Saturday, October 4, 2008

De Soto Caverns

There was not enough time for the quick weekend run to the beach we'd hoped for (April and October are the BEST times to go there, I say) so the kids and I settled for another place they have never been: De Soto Caverns. And it worked out that we had just as much, if not more fun, with WAY less road time. Race weekend seemed to have kept the crowd to a minimum.

I am sort of wont to call the place DeSoto Caverns. Sure, it's what the owners call it, and we think Spanish "explorer" Hernando De Soto and his party passed by at least sort of close to it in 1540. The original name whites called it is Kymulga Cave, which was how English-speakers pronounced the Indian word for 'mulberry', a reference to the vegetation first found near the natural entrance. Anthropologists stuck with Kymulga as the designation for the time during the Woodland Period which we believe the area was most heavily used and populated by Indians.

But you'd never pick up on any of that nowadays apart from the historical marker and words from the cave tour guide, but somehow that is appropriate given the considerable impact humans have had on the place over time.

We think Indians used it as a burial place and as a seasonal shelter. The Confederates gathered calcium nitrate from natural mineral deposits there, as well as nitrate-rich bat guano, for use making crude gunpowder since the South lacked industry for such production. Toward the end of the 20th century the property was bought for its vast deposits of onyx marble, which was fashionable in the day and fetched quite the price. But the plan was derailed following a short but destructive time during which its formations were ravaged by the would-be gem miners. An even larger and much cheaper source of the onyx was found in Mexico (if you have black onyx now, that's where it comes from), and around the same time fashions changed, making the gemstone of little interest to the public.

Later, during Prohibition, the cave was used for production and consumption of illicit booze, complete with a bar and dance floor. The 'establishment' was known as The Bloody Bucket, and people from Childersburg, Talladega County and Shelby County knew the name was due to the frequent fights and occasional homicide there. Over the years many of the stalactites and stalagmites were destroyed by recreational pistol fire. Other fragile formations that had taken millenia to form, were bashed and broken for fun.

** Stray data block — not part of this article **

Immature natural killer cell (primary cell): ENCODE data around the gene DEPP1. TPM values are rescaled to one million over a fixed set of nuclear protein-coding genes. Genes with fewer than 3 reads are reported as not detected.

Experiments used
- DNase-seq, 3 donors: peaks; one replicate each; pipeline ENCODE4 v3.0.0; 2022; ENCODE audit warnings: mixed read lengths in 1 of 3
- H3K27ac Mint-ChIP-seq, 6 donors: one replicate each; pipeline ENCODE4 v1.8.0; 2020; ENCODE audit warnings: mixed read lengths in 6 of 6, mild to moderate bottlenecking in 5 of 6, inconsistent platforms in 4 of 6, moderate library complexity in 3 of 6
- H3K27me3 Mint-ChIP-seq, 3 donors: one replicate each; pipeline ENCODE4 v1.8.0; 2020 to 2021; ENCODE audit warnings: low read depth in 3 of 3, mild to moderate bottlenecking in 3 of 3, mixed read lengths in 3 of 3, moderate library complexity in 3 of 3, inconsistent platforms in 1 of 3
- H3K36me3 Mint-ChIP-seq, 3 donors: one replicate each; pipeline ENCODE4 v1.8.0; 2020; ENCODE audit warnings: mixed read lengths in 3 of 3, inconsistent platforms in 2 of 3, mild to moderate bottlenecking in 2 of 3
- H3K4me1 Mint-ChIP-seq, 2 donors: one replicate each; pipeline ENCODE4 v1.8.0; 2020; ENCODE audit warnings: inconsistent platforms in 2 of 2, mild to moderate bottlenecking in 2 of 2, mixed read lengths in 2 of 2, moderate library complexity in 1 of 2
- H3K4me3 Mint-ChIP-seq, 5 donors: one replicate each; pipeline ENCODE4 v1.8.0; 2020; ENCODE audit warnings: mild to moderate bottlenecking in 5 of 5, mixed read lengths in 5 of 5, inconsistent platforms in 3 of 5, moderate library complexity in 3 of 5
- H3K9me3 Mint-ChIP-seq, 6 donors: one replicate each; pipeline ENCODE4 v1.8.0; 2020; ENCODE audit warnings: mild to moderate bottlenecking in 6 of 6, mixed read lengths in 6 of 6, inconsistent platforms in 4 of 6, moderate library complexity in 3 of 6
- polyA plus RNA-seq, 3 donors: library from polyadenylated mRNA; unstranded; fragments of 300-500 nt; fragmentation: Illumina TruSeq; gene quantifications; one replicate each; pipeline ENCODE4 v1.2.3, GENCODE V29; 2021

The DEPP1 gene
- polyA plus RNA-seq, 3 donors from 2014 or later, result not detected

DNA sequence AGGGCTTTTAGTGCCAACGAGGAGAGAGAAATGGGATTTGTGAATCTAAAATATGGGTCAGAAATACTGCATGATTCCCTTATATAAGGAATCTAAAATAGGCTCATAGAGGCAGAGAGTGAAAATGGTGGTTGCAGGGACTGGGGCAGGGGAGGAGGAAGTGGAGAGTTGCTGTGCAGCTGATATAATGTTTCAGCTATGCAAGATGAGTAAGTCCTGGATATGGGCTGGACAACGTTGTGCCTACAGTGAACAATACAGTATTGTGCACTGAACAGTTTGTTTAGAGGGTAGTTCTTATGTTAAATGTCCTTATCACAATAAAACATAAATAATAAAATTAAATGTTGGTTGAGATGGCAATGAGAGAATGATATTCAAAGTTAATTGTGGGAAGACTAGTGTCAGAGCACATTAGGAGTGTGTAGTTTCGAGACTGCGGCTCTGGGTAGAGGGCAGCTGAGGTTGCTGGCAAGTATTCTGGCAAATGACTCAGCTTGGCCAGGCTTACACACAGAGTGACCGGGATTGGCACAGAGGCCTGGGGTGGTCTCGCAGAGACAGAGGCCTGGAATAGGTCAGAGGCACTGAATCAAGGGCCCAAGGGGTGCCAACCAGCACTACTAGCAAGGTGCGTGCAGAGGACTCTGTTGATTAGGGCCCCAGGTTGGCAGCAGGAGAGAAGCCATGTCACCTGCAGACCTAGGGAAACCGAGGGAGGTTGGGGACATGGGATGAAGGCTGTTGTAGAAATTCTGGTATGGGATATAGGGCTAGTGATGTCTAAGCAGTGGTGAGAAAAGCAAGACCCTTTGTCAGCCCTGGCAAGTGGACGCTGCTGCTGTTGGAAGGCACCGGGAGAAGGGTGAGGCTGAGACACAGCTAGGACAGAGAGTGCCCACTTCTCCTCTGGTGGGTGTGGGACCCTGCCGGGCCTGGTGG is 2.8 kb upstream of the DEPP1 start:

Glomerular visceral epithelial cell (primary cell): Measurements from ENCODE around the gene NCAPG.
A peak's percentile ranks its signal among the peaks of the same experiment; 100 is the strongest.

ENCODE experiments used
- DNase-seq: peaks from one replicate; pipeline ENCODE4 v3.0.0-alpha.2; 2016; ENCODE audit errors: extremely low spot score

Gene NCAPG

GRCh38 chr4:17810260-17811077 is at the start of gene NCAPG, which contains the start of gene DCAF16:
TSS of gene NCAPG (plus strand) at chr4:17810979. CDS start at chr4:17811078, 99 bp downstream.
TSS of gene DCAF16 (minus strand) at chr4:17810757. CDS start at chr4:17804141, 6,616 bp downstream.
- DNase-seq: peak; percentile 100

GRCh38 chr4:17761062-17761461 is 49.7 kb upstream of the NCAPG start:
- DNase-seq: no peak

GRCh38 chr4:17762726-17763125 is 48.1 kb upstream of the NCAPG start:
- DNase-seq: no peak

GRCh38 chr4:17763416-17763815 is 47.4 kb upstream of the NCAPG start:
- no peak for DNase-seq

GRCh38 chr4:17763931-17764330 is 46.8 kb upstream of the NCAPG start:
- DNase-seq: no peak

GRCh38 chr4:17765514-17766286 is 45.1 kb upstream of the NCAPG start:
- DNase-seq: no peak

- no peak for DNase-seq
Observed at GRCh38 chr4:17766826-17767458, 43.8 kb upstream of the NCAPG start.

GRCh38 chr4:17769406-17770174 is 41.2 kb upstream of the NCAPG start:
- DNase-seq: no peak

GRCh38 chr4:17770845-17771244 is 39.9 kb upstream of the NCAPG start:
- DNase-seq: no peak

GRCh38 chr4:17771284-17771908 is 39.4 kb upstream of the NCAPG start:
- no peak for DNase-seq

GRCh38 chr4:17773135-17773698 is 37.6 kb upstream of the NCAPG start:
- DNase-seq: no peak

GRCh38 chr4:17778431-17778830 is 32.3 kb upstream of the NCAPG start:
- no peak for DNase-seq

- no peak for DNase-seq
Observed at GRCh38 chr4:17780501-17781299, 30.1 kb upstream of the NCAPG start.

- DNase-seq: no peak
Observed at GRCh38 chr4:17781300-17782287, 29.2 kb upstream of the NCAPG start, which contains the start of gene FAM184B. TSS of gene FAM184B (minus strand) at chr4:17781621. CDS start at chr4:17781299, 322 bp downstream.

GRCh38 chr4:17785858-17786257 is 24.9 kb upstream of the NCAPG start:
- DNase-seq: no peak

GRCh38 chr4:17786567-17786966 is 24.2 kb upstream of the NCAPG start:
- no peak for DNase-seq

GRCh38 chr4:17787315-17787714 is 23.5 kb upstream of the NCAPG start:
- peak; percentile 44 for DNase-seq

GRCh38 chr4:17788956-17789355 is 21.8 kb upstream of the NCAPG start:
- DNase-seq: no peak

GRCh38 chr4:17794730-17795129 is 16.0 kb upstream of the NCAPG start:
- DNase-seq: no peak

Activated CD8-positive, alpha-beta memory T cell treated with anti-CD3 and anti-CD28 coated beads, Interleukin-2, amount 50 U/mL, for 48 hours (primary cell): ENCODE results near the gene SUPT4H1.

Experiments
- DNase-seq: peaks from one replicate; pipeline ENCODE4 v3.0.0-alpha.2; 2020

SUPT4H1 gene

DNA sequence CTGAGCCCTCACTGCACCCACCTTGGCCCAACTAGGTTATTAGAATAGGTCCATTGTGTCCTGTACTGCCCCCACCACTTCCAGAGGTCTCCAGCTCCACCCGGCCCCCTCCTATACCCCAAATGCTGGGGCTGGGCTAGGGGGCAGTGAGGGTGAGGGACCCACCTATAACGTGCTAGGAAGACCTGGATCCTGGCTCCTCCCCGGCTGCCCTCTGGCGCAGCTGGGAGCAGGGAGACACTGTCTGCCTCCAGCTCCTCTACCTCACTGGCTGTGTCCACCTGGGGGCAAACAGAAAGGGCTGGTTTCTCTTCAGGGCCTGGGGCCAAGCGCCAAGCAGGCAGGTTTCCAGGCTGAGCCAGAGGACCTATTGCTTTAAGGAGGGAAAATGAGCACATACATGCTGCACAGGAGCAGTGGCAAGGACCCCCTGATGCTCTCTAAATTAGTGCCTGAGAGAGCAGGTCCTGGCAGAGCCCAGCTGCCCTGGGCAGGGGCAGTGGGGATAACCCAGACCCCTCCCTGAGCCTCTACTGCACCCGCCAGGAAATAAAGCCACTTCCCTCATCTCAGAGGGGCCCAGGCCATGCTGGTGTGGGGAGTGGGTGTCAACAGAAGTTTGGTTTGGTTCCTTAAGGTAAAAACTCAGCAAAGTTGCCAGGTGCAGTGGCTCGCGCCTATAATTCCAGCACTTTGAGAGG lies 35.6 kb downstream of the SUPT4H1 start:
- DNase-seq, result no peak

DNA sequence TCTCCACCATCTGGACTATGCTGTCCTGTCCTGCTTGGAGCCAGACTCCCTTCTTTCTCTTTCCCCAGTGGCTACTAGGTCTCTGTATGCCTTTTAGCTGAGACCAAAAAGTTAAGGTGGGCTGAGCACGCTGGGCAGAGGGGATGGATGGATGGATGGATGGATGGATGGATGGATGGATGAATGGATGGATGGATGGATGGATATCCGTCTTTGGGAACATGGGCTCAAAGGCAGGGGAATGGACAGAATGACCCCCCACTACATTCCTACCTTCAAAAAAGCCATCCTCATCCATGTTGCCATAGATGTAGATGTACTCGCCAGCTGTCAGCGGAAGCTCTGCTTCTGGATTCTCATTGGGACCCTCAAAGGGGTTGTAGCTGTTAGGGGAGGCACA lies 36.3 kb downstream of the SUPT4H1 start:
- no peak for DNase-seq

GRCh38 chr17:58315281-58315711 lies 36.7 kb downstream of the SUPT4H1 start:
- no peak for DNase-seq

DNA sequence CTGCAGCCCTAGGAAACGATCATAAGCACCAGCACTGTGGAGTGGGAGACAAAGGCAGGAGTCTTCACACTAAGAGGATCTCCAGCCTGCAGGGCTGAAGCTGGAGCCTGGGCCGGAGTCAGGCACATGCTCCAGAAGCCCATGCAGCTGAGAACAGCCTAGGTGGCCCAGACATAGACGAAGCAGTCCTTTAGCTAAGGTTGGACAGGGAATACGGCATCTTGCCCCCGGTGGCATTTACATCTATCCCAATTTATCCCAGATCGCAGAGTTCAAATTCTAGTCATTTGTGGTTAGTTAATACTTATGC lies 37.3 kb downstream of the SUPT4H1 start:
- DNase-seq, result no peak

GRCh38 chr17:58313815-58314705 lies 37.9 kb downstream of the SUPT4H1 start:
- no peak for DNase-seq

During World War II, the nearby Alabama Ordnance Works and its 20,000 workers ran full-tilt making explosives, gunpowder and other munitions for the Allied war effort. Twenty miles away, many more thousands worked in Brecon near Talladega loading bombs and shells with explosives. It was during that time that the cave was most heavily used for the shortest time.

A Childersburg native and local history authority I interviewed about five years ago, George Limbaugh, would not admit to frequenting The Bloody Bucket, but his knowledge of the place was extensive. He said The Bloody Bucket ran non-stop around the clock to cater to shift workers at the bomb plants, and offered them everything from whiskey to amphetamines to whores. Gambling was offered aboard boats on the Coosa River, a short bus ride away to Bullock's Ferry, with stops at McGowan's Ferry and Harpersville before the return trip commenced.

Whoa, that is one hell of a digression from our trip Saturday! I hope y'all can cut a bored and lonesome history junkie some slack...

I'd not been to De Soto Caverns in more than 20 years, and was pleased to see it has been developed into a much more well-rounded, family-oriented place to spend the day. Gone were the borderline treacherous steps at the entrance, replaced with a massive concrete wall and gently sloping corrugated steel tunnel way. Also nowhere to be seen was the exposed wiring and pipes, garish displays, and laughable blinking colored light bulbs I remembered. This cave is nowhere near pristine, but despite all the ways humans have used and abused it, it remains one of a very few of its kind anywhere and is not to be missed.

De Soto Caverns also has stuff to do that really has nothing to do with caves but which add considerable appeal to the average tourist. There's rides and games for kids, mazes, a chance to pan for "gems" (well-polished and tumbled pieces of colored glass and pyrite) carpet golf, a small water splash pad, well-stocked gift shop, and camping. Here's a link to its web site.